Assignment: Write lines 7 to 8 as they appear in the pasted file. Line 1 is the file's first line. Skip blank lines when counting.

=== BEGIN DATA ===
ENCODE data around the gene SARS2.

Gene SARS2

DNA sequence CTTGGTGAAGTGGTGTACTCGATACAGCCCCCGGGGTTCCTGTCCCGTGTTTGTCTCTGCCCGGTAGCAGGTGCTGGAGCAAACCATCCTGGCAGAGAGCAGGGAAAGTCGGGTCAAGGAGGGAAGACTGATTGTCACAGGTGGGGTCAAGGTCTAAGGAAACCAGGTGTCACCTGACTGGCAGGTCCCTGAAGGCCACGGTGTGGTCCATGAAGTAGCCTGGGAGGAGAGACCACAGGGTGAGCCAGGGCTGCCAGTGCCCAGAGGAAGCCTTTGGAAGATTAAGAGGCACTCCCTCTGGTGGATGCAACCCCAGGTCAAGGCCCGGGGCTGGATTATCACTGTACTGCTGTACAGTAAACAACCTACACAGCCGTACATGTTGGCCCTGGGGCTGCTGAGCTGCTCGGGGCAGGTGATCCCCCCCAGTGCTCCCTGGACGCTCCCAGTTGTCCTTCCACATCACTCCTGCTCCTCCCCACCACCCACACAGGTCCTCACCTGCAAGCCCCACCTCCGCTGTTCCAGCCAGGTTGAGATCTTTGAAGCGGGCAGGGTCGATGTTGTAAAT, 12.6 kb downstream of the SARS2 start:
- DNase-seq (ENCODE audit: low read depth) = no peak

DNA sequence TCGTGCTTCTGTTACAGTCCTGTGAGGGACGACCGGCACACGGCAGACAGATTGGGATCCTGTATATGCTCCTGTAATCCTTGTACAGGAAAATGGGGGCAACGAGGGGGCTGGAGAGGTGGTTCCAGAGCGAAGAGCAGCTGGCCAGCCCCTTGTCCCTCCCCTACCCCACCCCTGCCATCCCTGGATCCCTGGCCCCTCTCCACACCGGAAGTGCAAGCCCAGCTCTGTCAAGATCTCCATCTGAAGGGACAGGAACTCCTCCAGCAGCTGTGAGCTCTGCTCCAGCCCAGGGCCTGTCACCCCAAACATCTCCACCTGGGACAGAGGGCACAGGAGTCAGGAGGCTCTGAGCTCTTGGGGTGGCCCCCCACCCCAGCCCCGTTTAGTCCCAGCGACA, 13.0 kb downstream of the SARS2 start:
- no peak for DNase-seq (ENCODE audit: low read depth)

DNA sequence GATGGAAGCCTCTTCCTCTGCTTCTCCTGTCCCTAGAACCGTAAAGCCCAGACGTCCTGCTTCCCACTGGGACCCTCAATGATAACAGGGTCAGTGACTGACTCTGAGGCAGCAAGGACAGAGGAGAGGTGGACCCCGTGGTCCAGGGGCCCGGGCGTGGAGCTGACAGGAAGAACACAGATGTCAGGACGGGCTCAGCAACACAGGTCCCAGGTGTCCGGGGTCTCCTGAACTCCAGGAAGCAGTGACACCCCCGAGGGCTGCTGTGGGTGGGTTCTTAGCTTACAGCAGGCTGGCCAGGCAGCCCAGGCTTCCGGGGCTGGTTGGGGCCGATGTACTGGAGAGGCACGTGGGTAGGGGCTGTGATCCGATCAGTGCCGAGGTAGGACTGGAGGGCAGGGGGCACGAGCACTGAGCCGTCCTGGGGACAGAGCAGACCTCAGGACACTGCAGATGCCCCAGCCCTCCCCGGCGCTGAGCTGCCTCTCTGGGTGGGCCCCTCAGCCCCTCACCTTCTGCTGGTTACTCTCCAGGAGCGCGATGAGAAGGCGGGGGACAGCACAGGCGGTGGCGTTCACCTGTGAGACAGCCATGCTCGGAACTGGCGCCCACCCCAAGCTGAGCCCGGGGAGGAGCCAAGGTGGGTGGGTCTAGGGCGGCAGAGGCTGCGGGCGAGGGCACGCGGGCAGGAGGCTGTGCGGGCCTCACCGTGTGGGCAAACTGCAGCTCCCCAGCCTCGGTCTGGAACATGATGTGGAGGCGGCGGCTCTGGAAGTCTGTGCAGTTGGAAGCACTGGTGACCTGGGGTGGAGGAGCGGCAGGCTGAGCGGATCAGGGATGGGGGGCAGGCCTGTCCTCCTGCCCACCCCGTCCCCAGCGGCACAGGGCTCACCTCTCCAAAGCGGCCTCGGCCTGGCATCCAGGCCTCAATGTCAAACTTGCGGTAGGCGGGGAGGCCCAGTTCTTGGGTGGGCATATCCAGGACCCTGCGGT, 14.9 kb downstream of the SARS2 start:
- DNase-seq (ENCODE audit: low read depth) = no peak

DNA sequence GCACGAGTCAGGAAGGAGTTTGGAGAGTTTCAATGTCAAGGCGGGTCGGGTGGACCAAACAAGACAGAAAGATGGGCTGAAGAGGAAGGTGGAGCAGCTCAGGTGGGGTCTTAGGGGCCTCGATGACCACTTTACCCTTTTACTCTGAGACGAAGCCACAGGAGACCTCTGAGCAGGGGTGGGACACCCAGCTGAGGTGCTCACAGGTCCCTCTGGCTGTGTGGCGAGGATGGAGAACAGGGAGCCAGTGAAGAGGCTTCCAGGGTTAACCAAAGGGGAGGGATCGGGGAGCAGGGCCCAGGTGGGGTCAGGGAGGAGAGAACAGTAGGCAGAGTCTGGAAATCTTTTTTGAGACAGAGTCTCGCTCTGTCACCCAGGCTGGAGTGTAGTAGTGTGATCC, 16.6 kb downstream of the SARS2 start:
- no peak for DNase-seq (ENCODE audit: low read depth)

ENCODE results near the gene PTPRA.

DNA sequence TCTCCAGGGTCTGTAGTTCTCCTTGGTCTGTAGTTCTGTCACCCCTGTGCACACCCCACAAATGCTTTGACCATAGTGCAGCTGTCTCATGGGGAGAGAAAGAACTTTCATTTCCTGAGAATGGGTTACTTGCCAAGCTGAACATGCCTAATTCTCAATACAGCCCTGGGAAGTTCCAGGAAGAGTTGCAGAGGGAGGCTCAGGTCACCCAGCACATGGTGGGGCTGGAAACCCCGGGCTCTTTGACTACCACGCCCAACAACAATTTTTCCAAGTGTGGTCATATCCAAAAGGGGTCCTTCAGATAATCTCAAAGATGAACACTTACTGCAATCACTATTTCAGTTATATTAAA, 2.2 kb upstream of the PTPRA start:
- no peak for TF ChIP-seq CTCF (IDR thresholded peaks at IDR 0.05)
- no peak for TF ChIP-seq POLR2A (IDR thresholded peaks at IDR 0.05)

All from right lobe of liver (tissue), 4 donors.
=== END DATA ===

DNA sequence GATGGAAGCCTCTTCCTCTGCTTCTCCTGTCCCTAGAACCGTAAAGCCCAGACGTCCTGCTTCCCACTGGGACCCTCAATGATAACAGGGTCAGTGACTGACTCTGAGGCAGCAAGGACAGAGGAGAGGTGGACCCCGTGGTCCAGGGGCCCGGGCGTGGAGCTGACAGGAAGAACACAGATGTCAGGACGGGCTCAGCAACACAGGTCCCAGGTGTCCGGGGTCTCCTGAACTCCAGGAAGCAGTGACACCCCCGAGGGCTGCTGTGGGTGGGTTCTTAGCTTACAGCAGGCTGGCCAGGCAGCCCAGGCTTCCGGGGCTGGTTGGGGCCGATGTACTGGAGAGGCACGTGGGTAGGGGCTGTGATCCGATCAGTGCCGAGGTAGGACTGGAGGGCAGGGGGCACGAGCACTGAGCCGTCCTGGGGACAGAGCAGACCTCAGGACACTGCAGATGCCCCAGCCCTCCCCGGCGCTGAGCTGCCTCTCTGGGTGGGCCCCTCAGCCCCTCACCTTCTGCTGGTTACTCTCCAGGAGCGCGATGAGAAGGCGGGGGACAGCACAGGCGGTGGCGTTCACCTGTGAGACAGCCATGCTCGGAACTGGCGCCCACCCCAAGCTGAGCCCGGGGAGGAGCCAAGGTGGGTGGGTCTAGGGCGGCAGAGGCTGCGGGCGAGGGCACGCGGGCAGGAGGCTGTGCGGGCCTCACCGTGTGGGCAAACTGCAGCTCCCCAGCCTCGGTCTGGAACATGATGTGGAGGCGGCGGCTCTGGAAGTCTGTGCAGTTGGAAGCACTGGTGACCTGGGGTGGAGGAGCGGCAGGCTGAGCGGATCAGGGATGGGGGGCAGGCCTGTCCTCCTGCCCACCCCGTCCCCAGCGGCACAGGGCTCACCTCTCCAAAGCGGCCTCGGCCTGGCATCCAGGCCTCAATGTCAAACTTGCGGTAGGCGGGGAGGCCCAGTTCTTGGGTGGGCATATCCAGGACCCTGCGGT, 14.9 kb downstream of the SARS2 start:
- DNase-seq (ENCODE audit: low read depth) = no peak